Io non so niente

Although I primarily speak and write in English, I am a bit of a language magpie, collecting words and phrases wherever I encounter them.  These days, I speak enough French to get by in Paris, enough Spanish to struggle through my bilingual Bible, enough Yiddish to entertain myself, and enough Italian to humiliate myself thoroughly.  That is to say, I speak none of these languages at all well, but perhaps better than many Americans do.

When I was working in Italy, I asked one of my coworkers how to say “I am a manager” in Italian.  He smiled, and said “Io non so niente.”  Literally translated:  I know nothing.  From the perspective of a shipyard worker, this was probably an accurate translation.  While the Spanish “no se nada” flows more readily from my tongue, both phrases have become integrated into my English-language conversations for the past few decades.old-spice

But I’m not here to talk about Italy, or even management.  I’m here to talk about body wash.

A few years ago, I started using Old Spice body wash in my shower.  I don’t know if it gets me any cleaner than plain old soap, but my wife likes the scent, and keeping her happy is a primary CTQ in my morning routine.

Recently I was reading the back of the bottle and noticed that the sales pitch is presented there bilingually in English and French, presumably because I live so close to Quebec.  The final phrase (and its translation) caught my eye:

Drop-kicks dirt, then slams odor with a folding chair.

Lutte contre la saleté et les odeurs et les envoie au tapis pour le compte grâce a une impitoyable savate japonaise.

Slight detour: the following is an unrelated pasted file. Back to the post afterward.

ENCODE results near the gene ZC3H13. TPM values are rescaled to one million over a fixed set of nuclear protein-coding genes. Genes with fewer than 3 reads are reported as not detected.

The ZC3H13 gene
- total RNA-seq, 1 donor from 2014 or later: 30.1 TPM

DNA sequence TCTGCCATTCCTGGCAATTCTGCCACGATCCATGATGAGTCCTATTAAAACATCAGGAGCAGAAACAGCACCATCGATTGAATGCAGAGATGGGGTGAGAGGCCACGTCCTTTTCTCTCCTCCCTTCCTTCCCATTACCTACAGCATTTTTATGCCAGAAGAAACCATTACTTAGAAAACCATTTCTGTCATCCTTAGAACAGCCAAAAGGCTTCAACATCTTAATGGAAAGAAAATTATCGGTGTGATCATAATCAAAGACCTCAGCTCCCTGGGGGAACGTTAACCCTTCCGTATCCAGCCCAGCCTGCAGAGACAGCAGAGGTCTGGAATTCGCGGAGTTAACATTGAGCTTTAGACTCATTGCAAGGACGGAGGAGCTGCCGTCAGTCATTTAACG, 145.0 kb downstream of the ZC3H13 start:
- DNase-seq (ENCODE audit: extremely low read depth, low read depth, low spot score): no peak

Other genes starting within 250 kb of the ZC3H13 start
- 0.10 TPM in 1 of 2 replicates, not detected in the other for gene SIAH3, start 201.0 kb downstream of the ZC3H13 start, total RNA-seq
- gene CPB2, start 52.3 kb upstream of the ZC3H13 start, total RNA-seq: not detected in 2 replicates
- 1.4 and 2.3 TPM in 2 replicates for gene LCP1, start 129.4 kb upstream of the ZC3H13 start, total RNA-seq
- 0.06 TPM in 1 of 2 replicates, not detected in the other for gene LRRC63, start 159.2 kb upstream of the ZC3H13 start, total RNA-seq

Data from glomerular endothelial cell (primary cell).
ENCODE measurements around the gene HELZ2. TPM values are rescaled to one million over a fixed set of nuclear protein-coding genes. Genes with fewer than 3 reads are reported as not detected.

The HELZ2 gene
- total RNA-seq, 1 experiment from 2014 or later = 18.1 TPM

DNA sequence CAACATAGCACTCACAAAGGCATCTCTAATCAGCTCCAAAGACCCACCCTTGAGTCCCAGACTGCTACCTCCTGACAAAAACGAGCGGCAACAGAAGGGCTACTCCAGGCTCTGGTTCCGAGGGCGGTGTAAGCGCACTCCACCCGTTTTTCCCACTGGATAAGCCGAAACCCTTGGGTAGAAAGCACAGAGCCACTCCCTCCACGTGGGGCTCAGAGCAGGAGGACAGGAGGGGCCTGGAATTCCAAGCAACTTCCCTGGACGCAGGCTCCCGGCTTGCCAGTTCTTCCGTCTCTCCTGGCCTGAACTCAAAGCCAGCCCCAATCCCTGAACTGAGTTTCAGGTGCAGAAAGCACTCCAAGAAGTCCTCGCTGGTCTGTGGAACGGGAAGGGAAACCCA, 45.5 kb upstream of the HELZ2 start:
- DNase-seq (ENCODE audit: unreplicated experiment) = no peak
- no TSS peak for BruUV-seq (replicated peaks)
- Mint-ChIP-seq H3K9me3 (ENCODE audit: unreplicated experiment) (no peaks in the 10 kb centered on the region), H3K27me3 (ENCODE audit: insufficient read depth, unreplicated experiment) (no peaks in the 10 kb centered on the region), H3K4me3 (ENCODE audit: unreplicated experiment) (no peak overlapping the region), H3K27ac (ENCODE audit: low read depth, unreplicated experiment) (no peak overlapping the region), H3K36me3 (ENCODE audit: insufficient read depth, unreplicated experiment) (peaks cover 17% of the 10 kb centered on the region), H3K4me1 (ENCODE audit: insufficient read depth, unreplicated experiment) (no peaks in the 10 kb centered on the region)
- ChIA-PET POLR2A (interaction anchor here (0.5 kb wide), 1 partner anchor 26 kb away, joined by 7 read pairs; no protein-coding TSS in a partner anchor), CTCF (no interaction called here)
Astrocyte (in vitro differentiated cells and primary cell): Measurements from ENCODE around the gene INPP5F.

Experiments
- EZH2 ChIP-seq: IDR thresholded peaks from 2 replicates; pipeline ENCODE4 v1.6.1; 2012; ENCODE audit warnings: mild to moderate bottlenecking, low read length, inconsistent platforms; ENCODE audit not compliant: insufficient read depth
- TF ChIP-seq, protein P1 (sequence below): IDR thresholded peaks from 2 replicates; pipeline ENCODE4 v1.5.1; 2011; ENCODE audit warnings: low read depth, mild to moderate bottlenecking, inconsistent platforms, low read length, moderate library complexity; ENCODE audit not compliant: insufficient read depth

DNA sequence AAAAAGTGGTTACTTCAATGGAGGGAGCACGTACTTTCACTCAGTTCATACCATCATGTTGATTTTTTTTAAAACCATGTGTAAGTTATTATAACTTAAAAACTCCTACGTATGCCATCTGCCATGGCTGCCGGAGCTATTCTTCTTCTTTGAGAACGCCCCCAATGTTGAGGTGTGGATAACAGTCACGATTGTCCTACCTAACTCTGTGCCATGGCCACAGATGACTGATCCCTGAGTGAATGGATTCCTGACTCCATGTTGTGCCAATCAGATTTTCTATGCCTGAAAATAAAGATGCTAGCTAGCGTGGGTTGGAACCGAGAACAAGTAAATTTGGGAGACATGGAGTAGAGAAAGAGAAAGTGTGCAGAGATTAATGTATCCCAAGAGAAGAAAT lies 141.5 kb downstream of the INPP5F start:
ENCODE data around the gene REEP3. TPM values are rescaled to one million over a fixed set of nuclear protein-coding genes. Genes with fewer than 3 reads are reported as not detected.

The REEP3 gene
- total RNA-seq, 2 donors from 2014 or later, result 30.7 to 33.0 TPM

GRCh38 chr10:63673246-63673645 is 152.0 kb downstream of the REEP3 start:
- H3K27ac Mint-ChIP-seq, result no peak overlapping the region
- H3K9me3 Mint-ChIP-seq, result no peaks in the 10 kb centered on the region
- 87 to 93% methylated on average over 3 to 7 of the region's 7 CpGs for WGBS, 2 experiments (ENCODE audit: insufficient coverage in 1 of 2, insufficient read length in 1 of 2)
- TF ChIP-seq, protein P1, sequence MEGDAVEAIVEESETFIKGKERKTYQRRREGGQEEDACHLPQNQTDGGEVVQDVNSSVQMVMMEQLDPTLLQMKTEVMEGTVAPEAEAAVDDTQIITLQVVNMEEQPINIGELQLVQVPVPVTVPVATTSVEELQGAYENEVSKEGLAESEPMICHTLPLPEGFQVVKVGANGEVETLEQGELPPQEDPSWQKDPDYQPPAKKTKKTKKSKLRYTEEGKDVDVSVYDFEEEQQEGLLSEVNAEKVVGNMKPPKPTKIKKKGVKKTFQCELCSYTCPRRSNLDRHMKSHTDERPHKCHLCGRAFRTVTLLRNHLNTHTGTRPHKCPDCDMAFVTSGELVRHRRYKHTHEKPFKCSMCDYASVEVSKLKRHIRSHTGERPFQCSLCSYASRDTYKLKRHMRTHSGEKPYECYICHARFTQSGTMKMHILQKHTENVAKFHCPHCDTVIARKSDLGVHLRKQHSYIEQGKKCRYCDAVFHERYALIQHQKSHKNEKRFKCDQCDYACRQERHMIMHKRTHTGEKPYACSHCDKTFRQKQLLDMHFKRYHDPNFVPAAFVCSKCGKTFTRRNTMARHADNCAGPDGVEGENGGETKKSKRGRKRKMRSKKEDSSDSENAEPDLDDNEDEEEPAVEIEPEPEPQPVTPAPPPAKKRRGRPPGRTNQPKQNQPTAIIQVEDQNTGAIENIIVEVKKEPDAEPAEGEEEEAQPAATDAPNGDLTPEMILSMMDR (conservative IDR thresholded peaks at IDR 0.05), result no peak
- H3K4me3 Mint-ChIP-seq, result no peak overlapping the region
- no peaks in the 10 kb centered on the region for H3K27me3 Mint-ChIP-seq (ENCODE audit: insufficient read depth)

Google translate has a really hard time interpreting this French expression, primarily because it contains two idioms:  “compte grâce”, which is a variant on “coup de grâce”, or “knockout blow”, and “savate japonaise”, which is the French term for karate.  I suspect it’s an appropriate translation for the English that precedes it, which is equally idiomatic.  Both carry militant masculine notes that would carry well with their target audience.  The WWE reference to chair shots is so well-known in the US that it even shows up as a joke in Shrek.

Recently, I’ve been doing some world building for a society that practices matrilineal inheritance, like the Minangs of Sumatra.  Since it’s a desert society, I’ve been trying to work Pinglish names and terms into the cultural backstory.  Imagine Iran with all of its benefits, but with an egalitarian society where all property is owned by women, and you’ll see why I find the idea so appealing.

Still, my struggles translating the body wash bottle have me worried.  Farsi is a right-to-left language with a font my brain simply doesn’t want to parse into distinct letters, and while there are several nice online tools that will translate Pinglish into Farsi, I haven’t found one that will go the other way.  And the most important things, culturally, for which I would hope to use a Farsi term, are concepts that are best translated idiomatically.  I suspect this is going to be a long road, and I hope I can get there without mangling the language too badly.

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